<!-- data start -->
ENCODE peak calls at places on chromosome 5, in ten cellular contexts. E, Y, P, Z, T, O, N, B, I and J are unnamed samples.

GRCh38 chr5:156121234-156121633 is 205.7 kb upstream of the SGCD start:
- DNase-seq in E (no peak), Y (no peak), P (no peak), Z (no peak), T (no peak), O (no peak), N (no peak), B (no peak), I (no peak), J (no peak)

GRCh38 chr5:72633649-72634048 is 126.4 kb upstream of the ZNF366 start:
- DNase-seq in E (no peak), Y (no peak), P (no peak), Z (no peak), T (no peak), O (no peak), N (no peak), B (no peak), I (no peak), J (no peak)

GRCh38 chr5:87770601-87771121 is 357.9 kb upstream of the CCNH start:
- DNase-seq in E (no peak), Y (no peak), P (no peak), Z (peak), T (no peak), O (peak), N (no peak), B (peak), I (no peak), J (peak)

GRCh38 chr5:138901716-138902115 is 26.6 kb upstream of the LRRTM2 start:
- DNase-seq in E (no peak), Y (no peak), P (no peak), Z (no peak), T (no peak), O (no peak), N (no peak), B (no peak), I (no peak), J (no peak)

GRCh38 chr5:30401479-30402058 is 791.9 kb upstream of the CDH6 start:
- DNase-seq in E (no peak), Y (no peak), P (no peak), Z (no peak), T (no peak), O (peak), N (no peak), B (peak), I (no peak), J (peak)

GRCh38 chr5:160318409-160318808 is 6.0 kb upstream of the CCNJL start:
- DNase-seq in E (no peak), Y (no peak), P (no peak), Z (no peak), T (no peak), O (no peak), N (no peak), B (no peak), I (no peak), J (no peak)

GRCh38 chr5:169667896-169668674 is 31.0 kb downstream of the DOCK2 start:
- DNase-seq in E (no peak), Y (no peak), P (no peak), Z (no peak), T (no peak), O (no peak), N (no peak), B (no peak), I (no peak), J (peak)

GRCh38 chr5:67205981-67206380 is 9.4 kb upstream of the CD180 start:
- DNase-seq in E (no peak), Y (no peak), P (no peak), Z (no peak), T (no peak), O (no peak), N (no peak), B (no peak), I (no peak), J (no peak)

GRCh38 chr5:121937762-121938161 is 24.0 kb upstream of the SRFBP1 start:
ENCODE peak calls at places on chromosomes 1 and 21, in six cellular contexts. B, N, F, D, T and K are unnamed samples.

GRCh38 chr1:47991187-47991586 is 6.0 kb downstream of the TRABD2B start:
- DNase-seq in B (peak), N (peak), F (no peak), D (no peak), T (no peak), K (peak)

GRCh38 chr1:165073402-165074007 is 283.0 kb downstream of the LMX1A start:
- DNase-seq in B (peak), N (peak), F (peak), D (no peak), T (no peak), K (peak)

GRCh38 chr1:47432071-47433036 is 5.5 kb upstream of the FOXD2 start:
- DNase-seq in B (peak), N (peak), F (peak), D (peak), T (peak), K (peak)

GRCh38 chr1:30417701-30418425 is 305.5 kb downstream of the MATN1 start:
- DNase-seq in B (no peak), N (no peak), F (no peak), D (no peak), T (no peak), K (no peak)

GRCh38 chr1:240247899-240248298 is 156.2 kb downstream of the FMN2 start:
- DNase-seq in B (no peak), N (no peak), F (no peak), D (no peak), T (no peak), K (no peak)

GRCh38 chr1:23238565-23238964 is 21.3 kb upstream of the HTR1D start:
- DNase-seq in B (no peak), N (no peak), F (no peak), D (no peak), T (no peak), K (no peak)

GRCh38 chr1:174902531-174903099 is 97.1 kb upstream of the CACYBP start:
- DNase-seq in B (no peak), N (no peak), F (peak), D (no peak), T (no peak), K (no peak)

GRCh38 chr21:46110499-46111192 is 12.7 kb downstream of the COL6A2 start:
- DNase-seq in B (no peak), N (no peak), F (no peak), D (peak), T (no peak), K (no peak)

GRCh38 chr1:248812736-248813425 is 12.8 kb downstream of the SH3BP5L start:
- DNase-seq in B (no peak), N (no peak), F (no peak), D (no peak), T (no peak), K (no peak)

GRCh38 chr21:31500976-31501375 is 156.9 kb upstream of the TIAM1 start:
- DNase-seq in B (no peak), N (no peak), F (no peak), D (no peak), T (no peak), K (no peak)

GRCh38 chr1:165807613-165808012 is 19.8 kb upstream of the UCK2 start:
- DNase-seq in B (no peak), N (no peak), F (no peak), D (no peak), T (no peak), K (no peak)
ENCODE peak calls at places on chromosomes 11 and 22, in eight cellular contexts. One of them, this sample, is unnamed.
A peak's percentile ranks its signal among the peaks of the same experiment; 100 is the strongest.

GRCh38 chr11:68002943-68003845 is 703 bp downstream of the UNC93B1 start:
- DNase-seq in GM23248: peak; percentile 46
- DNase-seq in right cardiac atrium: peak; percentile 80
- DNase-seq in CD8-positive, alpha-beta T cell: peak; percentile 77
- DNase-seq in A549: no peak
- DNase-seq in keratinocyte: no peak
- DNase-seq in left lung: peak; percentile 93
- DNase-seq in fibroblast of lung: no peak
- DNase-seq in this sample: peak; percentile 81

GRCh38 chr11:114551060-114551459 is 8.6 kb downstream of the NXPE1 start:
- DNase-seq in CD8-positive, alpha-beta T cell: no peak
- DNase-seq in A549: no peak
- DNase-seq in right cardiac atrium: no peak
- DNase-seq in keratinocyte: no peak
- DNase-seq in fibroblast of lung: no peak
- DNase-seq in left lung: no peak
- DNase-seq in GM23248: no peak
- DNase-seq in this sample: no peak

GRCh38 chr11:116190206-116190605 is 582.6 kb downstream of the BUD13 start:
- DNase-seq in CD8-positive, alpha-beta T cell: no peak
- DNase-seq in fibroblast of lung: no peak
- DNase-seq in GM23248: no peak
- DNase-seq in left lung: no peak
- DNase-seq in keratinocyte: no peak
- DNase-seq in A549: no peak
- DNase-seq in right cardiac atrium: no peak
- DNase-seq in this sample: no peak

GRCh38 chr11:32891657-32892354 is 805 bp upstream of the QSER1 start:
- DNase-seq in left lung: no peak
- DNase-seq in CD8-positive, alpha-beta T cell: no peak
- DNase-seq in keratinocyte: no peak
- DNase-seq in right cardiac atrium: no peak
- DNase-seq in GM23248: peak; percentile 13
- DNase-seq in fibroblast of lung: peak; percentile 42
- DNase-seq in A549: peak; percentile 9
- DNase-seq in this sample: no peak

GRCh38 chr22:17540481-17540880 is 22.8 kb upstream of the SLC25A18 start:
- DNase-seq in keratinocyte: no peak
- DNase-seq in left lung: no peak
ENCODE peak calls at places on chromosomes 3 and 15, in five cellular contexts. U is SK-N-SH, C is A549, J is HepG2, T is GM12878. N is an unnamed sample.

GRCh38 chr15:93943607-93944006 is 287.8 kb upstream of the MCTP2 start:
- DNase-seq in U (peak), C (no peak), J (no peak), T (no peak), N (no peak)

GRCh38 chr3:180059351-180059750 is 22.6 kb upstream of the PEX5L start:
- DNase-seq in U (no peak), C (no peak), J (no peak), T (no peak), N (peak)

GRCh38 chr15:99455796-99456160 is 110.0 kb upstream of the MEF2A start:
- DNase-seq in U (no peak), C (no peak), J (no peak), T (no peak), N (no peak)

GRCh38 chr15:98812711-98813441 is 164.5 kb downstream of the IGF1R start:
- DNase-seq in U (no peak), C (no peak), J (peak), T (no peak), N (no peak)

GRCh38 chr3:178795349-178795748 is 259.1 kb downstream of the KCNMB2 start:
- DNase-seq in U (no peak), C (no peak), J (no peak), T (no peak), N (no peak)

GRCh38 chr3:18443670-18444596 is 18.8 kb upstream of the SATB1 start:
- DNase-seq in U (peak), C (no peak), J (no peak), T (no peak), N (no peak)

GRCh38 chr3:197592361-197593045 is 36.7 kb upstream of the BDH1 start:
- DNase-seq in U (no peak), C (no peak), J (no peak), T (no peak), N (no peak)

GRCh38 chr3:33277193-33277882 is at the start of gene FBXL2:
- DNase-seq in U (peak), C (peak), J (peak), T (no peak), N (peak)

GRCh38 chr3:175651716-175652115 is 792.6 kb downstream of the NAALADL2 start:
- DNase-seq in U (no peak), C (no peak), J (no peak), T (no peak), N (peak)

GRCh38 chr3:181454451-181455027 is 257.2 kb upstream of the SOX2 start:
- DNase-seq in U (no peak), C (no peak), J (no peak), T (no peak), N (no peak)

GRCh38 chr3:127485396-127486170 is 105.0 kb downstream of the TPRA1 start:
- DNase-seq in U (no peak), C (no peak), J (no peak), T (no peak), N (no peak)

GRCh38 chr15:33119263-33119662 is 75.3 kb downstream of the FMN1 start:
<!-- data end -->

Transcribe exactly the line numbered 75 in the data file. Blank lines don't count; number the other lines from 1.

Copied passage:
- DNase-seq in right cardiac atrium: no peak